“She’s very used to the format. She likes it. She likes answering questions from individual citizens and she listens hard and relates to people. That’s a format that Donald Trump isn’t as used to, so we’ll see. I think it’s a natural format for her and she likes really engaging with people.”
The tendency to prepare, and even overprepare, goes beyond this one moment in the campaign, and gets to the core of who Clinton is. She always, always wants to be ready.
“She likes to know what she’s walking into,” explained Karen Hicks, a Democratic strategist who was a senior adviser to Hillary Clinton’s 2008 campaign.
“What’s the scene? What’s the sequence of events?” Hicks recalled Clinton asking. “From the strategic level of ‘What’s the best way to state the case?’ to details of ‘What am I going to be doing exactly? Who’s going to be in the room?’ ”
Hicks, who helped Clinton navigate early state primaries in 2008, said that Clinton obsessed over meeting with the top editors at local papers, particularly the Des Moines Register which is the most influential paper in the first in the nation caucus state.
Preparing for it involved a process Hicks characterized as “absolutely remarkable.”
Clinton not only wanted to know who was going to be attending, but also wanted to understand what their history was on individual issues, Hicks said.
“She knew a lot about every single person in that room,” Hicks said. “She has pretty magnificent recall.”
The staff work to get her up to speed does require an immense amount of time and attention. “It does force a whole level of organization around her,” Hicks said.
Other examples abound: Before Clinton held a 2008 editorial board meeting with the Concord Monitor, she read roughly 40 editorials that the paper had recently published, according to Judy Reardon, a New Hampshire Democrat who helped Clinton get ready for the meeting.
Clinton’s insistence on preparation isn’t limited to events that will help forward her political career.
Retired Admiral James Stavridis, who was the supreme allied commander of NATO while Clinton was secretary of state and briefly considered as a vice presidential pick for Clinton, recalled a meeting Clinton attended in Brussels about the Balkans.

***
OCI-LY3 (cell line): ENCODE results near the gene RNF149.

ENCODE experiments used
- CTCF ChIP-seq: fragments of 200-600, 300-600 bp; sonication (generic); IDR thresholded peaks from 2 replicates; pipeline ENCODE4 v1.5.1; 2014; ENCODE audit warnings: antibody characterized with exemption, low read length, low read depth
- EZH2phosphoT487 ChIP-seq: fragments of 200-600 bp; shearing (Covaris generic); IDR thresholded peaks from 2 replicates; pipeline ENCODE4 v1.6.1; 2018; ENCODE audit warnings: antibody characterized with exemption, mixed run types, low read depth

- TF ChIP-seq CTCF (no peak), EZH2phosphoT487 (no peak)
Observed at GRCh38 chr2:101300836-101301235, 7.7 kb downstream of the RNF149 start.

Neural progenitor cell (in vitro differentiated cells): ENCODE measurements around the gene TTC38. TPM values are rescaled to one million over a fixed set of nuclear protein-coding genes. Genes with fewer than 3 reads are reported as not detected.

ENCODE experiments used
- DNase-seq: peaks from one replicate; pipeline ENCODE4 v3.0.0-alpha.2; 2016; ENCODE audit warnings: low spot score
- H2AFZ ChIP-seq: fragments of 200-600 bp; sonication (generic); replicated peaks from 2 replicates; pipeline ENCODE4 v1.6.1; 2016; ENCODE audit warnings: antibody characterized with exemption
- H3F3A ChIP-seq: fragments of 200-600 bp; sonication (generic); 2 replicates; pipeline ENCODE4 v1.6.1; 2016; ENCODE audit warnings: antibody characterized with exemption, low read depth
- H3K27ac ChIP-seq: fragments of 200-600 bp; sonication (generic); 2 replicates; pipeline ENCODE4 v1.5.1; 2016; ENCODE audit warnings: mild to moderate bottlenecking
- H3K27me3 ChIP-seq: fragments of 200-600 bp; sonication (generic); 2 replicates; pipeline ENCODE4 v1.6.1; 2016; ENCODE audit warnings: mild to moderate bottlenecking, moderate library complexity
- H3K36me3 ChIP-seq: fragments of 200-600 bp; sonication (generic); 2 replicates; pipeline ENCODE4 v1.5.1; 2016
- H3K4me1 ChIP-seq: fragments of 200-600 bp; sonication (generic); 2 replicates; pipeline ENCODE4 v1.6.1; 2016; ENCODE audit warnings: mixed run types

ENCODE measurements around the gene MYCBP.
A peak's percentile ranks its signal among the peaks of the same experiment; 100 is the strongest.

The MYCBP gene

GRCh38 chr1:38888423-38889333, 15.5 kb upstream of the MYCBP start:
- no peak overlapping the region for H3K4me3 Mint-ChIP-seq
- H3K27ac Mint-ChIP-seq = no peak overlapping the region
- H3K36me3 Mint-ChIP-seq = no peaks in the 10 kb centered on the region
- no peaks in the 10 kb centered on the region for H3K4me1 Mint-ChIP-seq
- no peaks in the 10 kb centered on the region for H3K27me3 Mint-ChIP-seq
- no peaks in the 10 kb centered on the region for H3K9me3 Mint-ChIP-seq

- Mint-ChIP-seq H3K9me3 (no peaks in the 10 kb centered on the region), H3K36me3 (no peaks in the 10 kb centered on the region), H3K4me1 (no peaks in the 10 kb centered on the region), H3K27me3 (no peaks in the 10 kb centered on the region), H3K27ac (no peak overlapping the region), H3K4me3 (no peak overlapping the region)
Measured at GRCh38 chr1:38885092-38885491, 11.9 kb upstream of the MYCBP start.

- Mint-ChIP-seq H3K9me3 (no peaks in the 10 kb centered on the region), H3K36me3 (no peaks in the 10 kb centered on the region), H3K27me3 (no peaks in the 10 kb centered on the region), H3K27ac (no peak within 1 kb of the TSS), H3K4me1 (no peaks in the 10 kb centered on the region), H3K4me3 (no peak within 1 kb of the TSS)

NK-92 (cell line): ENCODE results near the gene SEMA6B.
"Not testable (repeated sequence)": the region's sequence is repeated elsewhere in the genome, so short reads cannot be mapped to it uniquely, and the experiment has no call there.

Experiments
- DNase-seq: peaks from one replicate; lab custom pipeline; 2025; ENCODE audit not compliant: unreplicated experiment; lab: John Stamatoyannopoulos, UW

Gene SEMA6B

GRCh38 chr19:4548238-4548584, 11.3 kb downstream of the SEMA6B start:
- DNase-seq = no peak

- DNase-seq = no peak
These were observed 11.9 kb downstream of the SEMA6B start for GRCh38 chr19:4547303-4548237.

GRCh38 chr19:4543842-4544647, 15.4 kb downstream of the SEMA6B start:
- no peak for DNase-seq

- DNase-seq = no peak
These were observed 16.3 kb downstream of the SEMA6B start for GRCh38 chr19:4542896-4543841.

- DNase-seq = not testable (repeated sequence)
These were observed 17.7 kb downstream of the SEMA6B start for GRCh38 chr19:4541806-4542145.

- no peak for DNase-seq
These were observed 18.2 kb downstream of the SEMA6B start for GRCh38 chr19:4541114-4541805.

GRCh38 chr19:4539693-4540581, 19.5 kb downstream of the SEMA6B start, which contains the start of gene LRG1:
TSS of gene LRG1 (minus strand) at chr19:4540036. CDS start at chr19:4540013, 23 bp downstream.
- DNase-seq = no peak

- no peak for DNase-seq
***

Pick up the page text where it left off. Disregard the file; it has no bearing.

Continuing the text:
The diplomats were, he said, “struggling to convince opposing parties to work together and maintain a shaky peace.”
“The depth of her knowledge about everyone at the table, including second and third tier EU diplomats and relatively unknown Balkan officials, was staggering,” Stavridis recalled.
“After the meeting I complimented her team on her level of knowledge and they said, ‘It’s really simple, admiral. She actually reads all the paper we prepare, and asks a ton of tough questions in the pre-brief.’ ”
Another reason why Clinton comes off as prepared and scripted is because that’s how her thought process works, those who work with her say.
“This woman thinks and talks in perfect paragraphs and sentences,” said Muscatine, her former speechwriter. “Sometimes she’ll stray off and digress in ways that drive people nuts. But it made it easy because if she’s kind of downloading to you, it’s coming out in very articulate thoughts.”
That was a contrast from her husband, whom Muscatine also wrote speeches for.
“With Bill Clinton – it would be like the best college seminar you’ve ever been in,” she said. “It would be amazing. But then you’d be like – oh, what am I going to do with all this now?”Annie Linskey can be reached at email@example.com. Follow her on Twitter @annielinskey.